When No Means Maybe

Sometimes, just sometimes, being a journalist is hard. War correspondants, political columnists pressured to ‘firm-up’ an elusive source‘, BBC reporters, the list of those who could rightly complain is probably endless. But amongst the most challanging of the many missions which may occasion their way into the in-tray must, undoubtedly, be that of interpreting the intentionally elusive language of the central banker. Yesterday was there was a good case in point. ECB President Trichet actually said:

?I am not telling you anything that could be interpreted as preparing a rate cut,?

Now buried deep within the lexicon of obscurantism which governs central bank policy interpretation must be one which reads: when they say ‘a’ they mean ‘b’, since today we find this: Trichet signals ECB could cut rates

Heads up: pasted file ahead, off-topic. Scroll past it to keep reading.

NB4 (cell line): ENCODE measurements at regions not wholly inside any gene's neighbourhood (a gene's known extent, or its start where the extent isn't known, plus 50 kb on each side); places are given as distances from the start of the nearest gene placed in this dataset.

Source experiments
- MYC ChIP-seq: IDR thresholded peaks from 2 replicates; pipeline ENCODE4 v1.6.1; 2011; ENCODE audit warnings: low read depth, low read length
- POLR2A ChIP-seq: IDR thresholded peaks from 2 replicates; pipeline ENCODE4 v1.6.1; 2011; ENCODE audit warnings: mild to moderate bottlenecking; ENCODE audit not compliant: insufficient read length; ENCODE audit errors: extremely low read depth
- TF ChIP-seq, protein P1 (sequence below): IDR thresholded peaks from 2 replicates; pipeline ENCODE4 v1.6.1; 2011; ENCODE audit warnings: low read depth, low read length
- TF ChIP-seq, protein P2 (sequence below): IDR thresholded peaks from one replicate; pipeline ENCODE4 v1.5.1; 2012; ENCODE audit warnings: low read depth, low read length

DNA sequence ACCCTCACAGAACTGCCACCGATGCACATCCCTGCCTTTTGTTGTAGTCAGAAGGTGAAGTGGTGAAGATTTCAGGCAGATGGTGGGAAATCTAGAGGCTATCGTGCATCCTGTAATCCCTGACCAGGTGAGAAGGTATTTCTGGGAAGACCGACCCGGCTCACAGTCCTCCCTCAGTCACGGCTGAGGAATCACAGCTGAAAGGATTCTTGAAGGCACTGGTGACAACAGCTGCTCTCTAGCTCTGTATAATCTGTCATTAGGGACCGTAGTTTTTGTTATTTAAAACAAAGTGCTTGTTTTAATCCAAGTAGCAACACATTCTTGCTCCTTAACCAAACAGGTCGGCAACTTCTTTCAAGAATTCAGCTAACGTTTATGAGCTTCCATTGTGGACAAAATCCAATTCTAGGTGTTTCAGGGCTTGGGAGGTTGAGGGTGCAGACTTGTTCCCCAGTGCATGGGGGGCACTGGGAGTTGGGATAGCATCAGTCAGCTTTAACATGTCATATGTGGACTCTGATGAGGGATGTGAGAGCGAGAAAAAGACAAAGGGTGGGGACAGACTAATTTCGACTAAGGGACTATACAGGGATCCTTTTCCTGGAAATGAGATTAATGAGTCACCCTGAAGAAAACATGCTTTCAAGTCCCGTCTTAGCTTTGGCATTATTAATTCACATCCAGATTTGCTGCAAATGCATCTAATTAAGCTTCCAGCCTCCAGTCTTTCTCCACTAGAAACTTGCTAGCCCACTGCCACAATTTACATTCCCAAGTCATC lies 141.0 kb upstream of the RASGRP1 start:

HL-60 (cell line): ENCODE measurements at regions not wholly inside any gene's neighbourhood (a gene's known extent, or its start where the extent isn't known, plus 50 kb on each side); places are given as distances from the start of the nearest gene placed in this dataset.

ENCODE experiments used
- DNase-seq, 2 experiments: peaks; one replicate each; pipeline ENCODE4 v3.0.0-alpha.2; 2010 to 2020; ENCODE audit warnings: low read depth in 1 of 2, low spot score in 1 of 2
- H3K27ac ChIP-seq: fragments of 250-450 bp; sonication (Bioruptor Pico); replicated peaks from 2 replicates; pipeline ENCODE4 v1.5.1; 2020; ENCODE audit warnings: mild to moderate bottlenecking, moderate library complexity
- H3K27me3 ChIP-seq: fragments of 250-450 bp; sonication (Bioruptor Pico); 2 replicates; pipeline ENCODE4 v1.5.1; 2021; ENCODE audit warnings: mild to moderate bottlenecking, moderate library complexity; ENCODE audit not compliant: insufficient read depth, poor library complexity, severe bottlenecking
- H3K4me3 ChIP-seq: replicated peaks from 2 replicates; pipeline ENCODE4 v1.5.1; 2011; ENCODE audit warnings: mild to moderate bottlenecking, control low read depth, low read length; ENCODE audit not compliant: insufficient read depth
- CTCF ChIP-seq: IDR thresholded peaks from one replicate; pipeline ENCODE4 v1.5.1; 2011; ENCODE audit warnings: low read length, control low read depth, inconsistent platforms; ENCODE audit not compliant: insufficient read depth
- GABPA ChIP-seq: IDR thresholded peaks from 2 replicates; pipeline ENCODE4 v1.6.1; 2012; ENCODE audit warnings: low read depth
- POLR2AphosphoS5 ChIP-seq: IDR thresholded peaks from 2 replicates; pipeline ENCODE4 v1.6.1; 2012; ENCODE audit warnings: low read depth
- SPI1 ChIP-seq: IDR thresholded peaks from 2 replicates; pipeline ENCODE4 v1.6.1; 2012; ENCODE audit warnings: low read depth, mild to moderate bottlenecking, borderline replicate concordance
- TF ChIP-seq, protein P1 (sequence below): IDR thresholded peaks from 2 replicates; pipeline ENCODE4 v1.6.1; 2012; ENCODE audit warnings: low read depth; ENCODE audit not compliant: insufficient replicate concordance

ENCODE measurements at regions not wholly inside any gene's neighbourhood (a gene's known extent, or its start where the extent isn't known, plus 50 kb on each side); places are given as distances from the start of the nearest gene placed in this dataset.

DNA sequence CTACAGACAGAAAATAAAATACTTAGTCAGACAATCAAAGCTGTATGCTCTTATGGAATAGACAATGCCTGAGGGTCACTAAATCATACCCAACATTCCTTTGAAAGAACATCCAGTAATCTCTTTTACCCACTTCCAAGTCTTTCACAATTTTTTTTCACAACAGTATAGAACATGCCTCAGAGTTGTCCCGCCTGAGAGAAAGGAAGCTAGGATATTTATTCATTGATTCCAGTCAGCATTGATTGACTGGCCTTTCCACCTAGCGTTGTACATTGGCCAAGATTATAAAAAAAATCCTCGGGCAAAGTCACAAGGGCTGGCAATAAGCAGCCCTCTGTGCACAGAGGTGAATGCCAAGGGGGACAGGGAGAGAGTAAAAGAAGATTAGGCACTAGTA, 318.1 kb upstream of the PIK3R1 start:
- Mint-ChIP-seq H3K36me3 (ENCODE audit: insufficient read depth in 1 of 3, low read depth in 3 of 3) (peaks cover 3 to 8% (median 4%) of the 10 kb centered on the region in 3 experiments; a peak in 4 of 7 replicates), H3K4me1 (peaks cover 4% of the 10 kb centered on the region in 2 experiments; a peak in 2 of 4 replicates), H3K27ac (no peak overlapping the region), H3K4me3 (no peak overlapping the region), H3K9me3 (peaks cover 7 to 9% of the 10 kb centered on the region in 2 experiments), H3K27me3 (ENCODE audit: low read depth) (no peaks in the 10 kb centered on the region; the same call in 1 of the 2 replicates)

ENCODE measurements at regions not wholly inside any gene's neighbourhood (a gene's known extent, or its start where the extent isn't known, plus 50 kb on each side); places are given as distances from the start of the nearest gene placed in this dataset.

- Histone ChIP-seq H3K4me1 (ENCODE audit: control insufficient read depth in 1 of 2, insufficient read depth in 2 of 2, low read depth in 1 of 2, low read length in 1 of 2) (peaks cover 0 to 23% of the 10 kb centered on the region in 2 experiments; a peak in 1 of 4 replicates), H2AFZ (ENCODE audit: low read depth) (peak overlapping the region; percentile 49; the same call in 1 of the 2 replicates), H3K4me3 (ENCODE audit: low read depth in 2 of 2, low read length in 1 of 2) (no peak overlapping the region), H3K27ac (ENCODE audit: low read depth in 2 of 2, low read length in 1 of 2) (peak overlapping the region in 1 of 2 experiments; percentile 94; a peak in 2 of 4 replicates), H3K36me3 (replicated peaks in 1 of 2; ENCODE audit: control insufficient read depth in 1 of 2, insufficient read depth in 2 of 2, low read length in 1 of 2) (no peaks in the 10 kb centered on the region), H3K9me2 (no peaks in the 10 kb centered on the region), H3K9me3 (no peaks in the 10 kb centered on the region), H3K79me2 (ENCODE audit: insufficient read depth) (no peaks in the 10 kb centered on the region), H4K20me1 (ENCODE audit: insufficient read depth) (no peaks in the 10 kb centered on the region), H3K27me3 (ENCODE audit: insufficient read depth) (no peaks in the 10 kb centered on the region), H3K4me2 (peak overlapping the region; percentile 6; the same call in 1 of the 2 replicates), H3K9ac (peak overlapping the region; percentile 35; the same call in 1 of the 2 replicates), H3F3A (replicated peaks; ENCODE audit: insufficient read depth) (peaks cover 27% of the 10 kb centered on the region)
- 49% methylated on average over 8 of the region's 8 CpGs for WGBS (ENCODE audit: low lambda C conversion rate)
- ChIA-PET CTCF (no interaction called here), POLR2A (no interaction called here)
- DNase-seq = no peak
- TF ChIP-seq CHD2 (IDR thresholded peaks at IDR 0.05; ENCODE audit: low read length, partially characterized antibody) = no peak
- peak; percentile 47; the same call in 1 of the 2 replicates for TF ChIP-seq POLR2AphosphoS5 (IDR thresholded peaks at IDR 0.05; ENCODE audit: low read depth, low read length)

So, just to help you out, I’ll explain how this particular journalist probably reached this particular reading: by a process called backward reading. The FT’s Ralph Atkins must be convinced, just as I am, that the ECB will be forced (by both political pressure and by economic realities) to cut rates later in the year. So reading backwards, Trichet, who must himself be aware that the arguments for a rate cut may become compelling, was, of course, preparing the ground. What he couldn’t do yesterday, not under any circumstances,was give any indication whatsoever that he was ceding to the impact of the recent votes. Strange world, that of the banker, and that of the journalist come to think of it.